Try transferring your debt to another credit card. This only works if you still have excellent credit. You could look into applying for a balance transfer credit card that offers a 0% introductory annual percentage rate. If you get one that allows you to transfer your debt for 12 or more months, you won't have interest collecting for that period -- and that may give you enough time to pay off the debt without it spiraling out of control.
That said, look at the fine print. There will likely be a balance transfer fee, maybe 3% to 5% of the money you're going to transfer.
A debt consolidation loan. Online lenders, banks and credit unions are some sources that might offer a debt consolidation loan. Ideally, you'll find a loan that offers direct payments -- that is, the lender will pay off your old debts, and you'll pay the new lender a lower interest rate than what you were paying your other creditors. If you can't find a debt consolidation loan that has a lower interest rate, obviously, don't apply for it.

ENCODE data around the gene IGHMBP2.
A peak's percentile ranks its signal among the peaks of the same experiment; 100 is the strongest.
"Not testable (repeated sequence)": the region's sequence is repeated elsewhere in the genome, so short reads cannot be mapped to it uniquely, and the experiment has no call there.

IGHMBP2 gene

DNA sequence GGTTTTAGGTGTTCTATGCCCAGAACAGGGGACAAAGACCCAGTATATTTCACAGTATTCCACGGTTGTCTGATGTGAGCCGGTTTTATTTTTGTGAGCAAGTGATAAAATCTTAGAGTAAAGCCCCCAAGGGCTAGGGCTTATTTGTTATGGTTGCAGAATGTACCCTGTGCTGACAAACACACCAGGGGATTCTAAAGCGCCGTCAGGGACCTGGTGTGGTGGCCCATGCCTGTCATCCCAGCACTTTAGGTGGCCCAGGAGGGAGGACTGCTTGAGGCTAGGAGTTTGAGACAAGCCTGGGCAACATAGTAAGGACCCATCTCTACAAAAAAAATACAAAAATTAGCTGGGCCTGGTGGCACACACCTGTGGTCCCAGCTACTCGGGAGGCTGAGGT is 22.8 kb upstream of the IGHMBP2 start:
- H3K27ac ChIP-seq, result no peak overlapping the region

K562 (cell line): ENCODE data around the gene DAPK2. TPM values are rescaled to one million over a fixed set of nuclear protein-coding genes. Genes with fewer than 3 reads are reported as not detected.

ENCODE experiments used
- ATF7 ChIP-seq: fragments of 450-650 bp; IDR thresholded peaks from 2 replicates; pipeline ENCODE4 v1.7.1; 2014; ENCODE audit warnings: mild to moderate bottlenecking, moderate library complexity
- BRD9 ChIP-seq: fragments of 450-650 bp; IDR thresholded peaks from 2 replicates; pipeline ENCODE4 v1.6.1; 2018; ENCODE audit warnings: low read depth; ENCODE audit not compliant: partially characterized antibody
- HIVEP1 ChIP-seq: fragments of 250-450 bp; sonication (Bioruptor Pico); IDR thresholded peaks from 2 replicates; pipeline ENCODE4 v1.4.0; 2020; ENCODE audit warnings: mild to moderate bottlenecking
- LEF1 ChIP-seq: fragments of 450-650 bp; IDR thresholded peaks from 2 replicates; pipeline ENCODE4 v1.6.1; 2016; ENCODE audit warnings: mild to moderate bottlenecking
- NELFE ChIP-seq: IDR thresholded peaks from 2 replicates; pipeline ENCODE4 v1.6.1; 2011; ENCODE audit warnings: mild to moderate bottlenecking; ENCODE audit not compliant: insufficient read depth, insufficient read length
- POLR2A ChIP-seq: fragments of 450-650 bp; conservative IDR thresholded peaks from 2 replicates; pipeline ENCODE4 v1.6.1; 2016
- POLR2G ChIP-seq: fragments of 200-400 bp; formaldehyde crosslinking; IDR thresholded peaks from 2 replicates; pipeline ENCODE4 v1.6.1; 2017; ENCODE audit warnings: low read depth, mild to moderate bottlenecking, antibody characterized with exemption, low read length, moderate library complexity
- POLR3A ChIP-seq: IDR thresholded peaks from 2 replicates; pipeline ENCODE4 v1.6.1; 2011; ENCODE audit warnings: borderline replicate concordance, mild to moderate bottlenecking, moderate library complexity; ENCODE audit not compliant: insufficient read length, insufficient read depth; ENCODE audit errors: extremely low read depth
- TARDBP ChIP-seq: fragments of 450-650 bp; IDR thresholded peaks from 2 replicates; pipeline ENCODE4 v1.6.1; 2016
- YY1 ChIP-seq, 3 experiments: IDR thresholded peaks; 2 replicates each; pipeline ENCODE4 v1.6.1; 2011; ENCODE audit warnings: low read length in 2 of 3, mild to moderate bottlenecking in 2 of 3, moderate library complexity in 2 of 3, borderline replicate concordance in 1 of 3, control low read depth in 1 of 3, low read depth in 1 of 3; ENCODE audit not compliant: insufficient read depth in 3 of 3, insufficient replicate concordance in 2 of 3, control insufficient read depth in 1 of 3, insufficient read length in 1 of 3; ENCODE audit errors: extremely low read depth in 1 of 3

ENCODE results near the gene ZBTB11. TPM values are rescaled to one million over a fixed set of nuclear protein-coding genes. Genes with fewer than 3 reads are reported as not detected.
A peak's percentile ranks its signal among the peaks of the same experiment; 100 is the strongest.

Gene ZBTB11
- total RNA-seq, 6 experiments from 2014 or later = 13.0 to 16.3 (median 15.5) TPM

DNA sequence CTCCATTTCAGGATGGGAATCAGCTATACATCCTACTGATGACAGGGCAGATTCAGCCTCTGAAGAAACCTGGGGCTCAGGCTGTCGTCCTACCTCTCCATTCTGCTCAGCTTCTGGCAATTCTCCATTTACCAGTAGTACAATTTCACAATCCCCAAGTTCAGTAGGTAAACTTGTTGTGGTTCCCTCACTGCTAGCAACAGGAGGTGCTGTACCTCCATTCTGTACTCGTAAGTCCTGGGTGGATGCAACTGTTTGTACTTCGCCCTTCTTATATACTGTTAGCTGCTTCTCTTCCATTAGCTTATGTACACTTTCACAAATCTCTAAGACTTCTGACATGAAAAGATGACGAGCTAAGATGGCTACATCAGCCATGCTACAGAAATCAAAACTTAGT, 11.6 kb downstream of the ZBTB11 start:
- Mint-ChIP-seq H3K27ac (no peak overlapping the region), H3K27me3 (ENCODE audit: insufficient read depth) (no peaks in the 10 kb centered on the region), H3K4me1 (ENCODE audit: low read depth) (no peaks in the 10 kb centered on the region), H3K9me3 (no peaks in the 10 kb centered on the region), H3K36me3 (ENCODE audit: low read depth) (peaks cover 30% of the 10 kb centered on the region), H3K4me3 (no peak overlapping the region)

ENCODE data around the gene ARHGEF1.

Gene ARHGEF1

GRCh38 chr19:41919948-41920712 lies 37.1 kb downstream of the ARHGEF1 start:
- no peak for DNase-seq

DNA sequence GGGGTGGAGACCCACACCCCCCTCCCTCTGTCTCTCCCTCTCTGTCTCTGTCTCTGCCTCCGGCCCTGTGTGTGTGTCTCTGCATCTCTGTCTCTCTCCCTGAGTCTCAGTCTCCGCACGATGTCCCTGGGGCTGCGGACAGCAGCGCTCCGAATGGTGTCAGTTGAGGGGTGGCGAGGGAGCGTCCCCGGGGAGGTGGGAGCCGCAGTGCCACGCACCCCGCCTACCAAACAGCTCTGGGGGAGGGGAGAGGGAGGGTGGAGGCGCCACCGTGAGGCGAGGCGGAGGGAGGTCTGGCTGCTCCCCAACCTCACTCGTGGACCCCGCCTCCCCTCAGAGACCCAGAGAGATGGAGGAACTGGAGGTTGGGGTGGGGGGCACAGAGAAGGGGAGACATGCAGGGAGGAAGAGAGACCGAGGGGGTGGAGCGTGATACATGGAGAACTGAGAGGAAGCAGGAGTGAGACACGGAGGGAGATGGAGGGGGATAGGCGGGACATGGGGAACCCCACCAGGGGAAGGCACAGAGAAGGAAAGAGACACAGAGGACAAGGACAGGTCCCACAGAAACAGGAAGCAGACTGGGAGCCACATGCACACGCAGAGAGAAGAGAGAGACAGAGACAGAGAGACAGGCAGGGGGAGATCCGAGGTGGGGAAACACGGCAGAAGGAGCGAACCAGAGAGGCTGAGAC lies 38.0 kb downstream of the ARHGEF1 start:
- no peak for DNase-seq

Less ideal is a loan that does not make direct payments. What you don't want to do is use the money for something else -- and then find that you have your old debt, plus the debt from this new lender.
If You're Behind on Any Debt, Getting Out Starts With You
The companies you owe money to aren't mind readers. They won't volunteer to give you debt relief.
Remember that you have to ask for it, says Karen Ford, a financial coach in Morgantown, West Virginia.
"I know that sounds obvious, but you would be surprised how many people don't ask. The worst-case scenario is that they tell you no," Ford says.
She cites a client she coached who wrote a lender to request debt relief on $85,000 in student loans.
"She received a letter in the mail several weeks later that announced that they had written off $35,000 of it," Ford says. "Ask not, get not."